Oklahoma lawyer Douglas Stump, president-elect of the American Immigration Lawyers Association, said for every 100 people who approach him to try to legalize a family member, more than half involve undocumented people whose immigration violations would qualify them for the hefty penalties mandated by the 1996 law.
The penalties emerged from Republican leaders in a get-tough Congress. They argued the country had become too easy on illegal immigrants by allowing some with family ties to pay fees, show they had no disqualifying police record and adjust their status without having to leave the country. Congress increased from $650 to $1,000 the fine such immigrants would have to pay. But that wasn’t enough, some members said. Such immigrants should also leave to receive the new bars on re-entering for a certain period.
By getting tougher on these undocumented people, supporters of bars reasoned, others would see that it would never be easy for them to transition from illegal to legal status, even by marriage.
Rep. Dana Rohrabacher, a Republican of Orange County, California, defended the tougher rules during a 2001 congressional debate over their merits — and whether to extend a pre-1996 statute that was allowing some immigrants to still adjust their status inside the U.S.
“Yes, there are some heart-tearing cases here,” Rohrabacher said. “Yes, some people who are in this country end up marrying American citizens, and the American citizens find that their loved one is going to have to go back to their home country [for the duration of a bar] in order to be here legally, because they have married an illegal alien.”
“I am sorry,” he said. “If someone is here illegally … then they should go back to their home country to regularize their status.”
Hard numbers are impossible to come by, but the Department of State’s records of immigrant visa rejections suggest that thousands of bars have been handed down over the last decade.
Records don’t single out which of these applicants are spouses of U.S. citizens. Some could be other sorts of relatives. Typically, though, department officials say that spouses are one of the largest groups applying for residency visas globally.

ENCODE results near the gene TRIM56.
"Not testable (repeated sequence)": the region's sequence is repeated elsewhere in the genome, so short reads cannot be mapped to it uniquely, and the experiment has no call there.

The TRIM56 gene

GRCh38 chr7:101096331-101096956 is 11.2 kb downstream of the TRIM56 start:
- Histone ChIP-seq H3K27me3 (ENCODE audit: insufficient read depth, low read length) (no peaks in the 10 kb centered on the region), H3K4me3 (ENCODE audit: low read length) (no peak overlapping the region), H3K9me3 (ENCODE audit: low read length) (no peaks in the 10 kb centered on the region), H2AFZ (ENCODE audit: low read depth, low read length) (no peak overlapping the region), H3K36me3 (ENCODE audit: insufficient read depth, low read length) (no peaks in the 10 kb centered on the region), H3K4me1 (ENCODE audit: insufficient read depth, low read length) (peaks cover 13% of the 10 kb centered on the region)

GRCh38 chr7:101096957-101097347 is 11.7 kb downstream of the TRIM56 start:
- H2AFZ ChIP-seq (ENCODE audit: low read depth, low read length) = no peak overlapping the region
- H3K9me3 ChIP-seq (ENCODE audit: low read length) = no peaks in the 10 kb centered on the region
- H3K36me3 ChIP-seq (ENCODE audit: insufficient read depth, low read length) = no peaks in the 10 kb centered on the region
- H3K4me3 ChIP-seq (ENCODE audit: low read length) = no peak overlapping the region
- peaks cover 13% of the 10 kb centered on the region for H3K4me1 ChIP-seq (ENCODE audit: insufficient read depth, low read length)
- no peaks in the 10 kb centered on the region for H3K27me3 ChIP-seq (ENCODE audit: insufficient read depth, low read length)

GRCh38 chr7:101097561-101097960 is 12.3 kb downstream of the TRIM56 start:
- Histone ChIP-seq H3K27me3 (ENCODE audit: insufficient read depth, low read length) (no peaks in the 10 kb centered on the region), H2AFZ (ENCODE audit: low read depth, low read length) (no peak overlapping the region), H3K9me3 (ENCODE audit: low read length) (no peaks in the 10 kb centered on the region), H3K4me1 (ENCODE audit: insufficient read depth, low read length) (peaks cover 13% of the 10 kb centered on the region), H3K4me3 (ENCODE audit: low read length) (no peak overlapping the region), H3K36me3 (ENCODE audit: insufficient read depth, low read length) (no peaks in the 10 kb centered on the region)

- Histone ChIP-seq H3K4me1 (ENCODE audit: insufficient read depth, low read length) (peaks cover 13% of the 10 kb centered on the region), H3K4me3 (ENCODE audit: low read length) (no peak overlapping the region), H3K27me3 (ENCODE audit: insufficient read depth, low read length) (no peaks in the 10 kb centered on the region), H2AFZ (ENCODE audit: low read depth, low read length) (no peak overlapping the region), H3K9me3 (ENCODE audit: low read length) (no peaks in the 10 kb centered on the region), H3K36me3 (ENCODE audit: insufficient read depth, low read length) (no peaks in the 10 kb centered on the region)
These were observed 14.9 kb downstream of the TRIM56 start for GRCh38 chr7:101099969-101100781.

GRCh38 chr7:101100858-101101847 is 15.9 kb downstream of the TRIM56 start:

Between 2000 and 2011, visa applicants were able to overcome their disqualification due to illegal presence for more than one year — which carries a 10-year bar — about 89,000 times. However, immigrant visas were denied more than 68,000 times because applicants were unable to get their disqualification for illegal presence waived. The numbers could reflect some volume of repeat attempts by the same people.
During the same period, there were almost 19,000 disqualifications of visa applications for the offense of being “unlawfully present after previous immigration violations.” Only five such cases were reversed. The penalty is a lifetime bar, with the possibility of being able to seek a pardon, but, ordinarily, only after 10 years.
There have been thousands of visa rejections for other immigration-related offenses, including “misrepresentation” of facts during the application process.
It’s also hard to know how many spouses of Americans and parents of American children could feel threatened by potential bars, and have thus decided to continue to remain undocumented. That means families are living with the risk of spouses being discovered and deported rather than trying to apply for residency.
The Pew Hispanic Center, a nonpartisan research center in Washington, D.C., estimated last year that more than 16 million people in the United States are in families with at least one undocumented member.
About 9 million of these people are in families that also include at least one U.S. citizen child. Other adults in the families could be citizens, or they could be legal immigrants. Most illegal immigrants, Pew also estimates, have been in the United States for 10 years or more — long enough to start a family.
“We are talking mostly about younger families with small children,” said Randall Emery, one of the founders of American Families United, a national network of citizens whose loved ones have been barred — or would be.
Emery’s group applauded Obama’s easing of the hardship waiver rules (see "A dizzying series of legal twists and turns"), which could benefit some of its members. Eventually. But the proposed change is not bringing any relief to Americans who are already separated from husbands, wives and children.